Josep Palouzié, Palma's new police chief, who has a wealth of experience with city forces in Catalonia.

11-07-2016Alejandro Sepulveda

Josep Palouzié took up his post as police commissioner in Palma just over a fortnight ago. His appointment has come at a difficult time for the local police force, reeling from corruption allegations and the loss of two commanders in the space of some six months. Palouzié fitted the bill where the town hall was concerned because, among other things, he is an outsider with no previous connection to the Palma force.

Eight years with the Gerona police prior to taking up the Palma position, Palouzié says that he wasn't approached by Angelica Pastor, the councillor for public safety. It was an alert on Google that drew his attention, so he sent off a letter. Moreover, his wife helped to persuade him that it was time for a change. "She's the daughter of a fisherman. She has always associated herself with the sea. She didn't like living inland."

Extensive experience gained from working with other city forces in Catalonia was a further reason why the town hall felt he was the man for the job, and what a job it is, given the problems the force has encountered. He is aware that any change in command brings about different expectations and that members of the force will be unsure as to what he has to say and what he does. He stresses, however, that he has not found the force to be as it has been painted. "Criminality and corruption are concentrated on a few. They're one thing. The other is the professionalism of the majority of the force."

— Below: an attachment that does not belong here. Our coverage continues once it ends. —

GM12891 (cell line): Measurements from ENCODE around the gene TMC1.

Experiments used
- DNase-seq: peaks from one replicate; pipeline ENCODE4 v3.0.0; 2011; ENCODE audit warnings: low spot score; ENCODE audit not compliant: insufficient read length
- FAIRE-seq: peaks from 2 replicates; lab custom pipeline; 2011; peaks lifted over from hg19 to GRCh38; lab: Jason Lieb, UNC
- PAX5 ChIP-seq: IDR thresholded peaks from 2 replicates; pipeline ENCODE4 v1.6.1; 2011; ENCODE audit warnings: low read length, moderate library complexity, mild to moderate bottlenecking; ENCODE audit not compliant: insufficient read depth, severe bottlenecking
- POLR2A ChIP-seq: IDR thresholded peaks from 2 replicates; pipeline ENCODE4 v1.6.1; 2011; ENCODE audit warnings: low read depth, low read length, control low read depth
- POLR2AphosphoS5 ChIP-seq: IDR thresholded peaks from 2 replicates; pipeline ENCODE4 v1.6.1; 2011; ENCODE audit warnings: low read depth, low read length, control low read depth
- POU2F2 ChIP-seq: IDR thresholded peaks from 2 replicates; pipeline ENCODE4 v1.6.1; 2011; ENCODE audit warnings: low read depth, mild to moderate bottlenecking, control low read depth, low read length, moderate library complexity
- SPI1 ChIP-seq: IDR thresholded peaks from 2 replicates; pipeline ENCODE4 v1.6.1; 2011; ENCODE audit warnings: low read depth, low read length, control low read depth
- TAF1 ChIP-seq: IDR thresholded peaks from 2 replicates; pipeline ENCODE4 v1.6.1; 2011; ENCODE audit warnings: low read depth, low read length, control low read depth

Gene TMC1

He says that he has yet to find anything hidden in closets. "I haven't had time to open them all." One thing he is critical of is an historical failure to apply a proper hierarchical structure to the force. This has led to "inventions", and these inventions have proved to be costly. His preference is for organisation based on models of local security, meaning a proximity to the people.

Asked if he comes with his hands free or conditioned by politicians, he says that he is not the sheriff of Palma. "I am a specialist with a public duty that I owe to political power. Political guidelines I accept, but carrying them out is up to me. Of Pastor he says that she is passionate about her work and that they both understand the need to work together. "She is the councillor, the people voted for her. I will follow her guidelines."

There is to be a change of mayor next year. José Hila will hand over to Antoni Noguera of Més. Palouzié says that he doesn't know him. Asked what he made of Noguera not standing for the national hymn on the day of the local police, he maintains that it was up to him. "I believe he later apologised. But it's his problem." He was surprised, however, that the state police did not salute the Majorcan hymn, La Balanguera. He doesn't think that this is how it should be, noting that in Catalonia everyone salutes the Segadors hymn.

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